Amid the meet-and-greets, student involvement expos and campus resource fairs that will welcome student to campus this semester, one university included an opportunity for students to talk about sex.
University of Louisville recently hosted a “Condoms and Candy” during its four-day Welcome Week.
Led by a sexuality educator on Aug. 20, student-written questions were pulled from a “question bowl” that also included condoms and candy. Students left “with a sugar rush, free condoms, as well as lots of helpful information” about questions they were “too afraid to ask,” according to the university’s website.
The University of Louisville is not alone in its programming.
The Ohio-based Mount St. Joseph University hosted a “Sex Signals” program for its freshmen. A flier from the university stated the Aug. 19 event was mandatory for first years and offered information on “relationships” and “consent.”
Another mandatory sexual education presentation is slated for Illinois College’s Welcome Week. After parents are sent home, freshman are required to attend the Aug. 25 “Sex Signals” program, the university’s website states.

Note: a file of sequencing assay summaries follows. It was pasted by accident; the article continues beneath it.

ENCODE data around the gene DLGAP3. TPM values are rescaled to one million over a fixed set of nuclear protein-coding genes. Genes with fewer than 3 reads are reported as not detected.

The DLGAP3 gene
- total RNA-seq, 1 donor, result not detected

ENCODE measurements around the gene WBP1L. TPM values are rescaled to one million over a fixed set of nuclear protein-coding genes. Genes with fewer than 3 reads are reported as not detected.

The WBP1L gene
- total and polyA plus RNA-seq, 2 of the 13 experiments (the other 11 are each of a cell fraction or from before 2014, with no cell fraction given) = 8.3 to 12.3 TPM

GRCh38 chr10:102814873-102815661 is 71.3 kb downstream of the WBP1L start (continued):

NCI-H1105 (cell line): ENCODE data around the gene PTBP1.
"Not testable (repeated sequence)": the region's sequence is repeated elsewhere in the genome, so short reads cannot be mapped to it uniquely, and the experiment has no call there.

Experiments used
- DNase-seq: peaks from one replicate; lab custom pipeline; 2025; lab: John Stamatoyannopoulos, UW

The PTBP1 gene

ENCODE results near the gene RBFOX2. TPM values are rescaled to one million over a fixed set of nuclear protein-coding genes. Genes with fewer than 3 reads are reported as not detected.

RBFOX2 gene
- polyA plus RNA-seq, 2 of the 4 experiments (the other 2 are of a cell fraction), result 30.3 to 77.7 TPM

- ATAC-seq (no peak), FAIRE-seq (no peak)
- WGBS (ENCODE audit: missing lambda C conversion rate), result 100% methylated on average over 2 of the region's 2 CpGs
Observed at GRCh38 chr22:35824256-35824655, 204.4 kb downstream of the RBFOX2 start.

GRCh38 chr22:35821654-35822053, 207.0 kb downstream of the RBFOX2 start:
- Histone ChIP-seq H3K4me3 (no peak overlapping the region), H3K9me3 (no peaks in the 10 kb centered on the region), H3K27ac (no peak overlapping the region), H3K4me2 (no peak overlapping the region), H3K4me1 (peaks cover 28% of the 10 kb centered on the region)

It is described online by the university in somewhat vague terms: “Transform behavior and inspire your community with cultural critique, engaging interactions, and sharp humor. The myths and realities of college will be revealed in a relevant, innovative, and educational programming designed to facilitate and maintain a healthy campus culture.”
On Sept. 8, Salem State University will offer its students a “Super Sex” event as part of its Welcome Week activities. The event will be hosted by the school’s counseling and health services department.
On tap at the State University of New York College of Environmental Science and Forestry in mid-September is “Inclusive Sex-Positive Sex Education.” It will include discussions about “Monogamy, Polyamory, and Relationship Anarchy, Consent and Communication, Sexual Health, Porn, Sex Toys, Kink, and more,” the university’s website states.
“Sex in the Dark” is an event planned by the University of Missouri in late-September that’s described online as “an opportunity for students to ask their sexual health questions and receive answers from a group of expert panelists.”
“Once the event starts, the lights go off, the glow sticks come out, and your questions get answered,” the university’s website adds.
These type of events precede annual “Sex Week” festivities that take place on many campuses nationwide each year. Such weeks are filled with more extreme sexual education topics, such as fetishes and BDSM.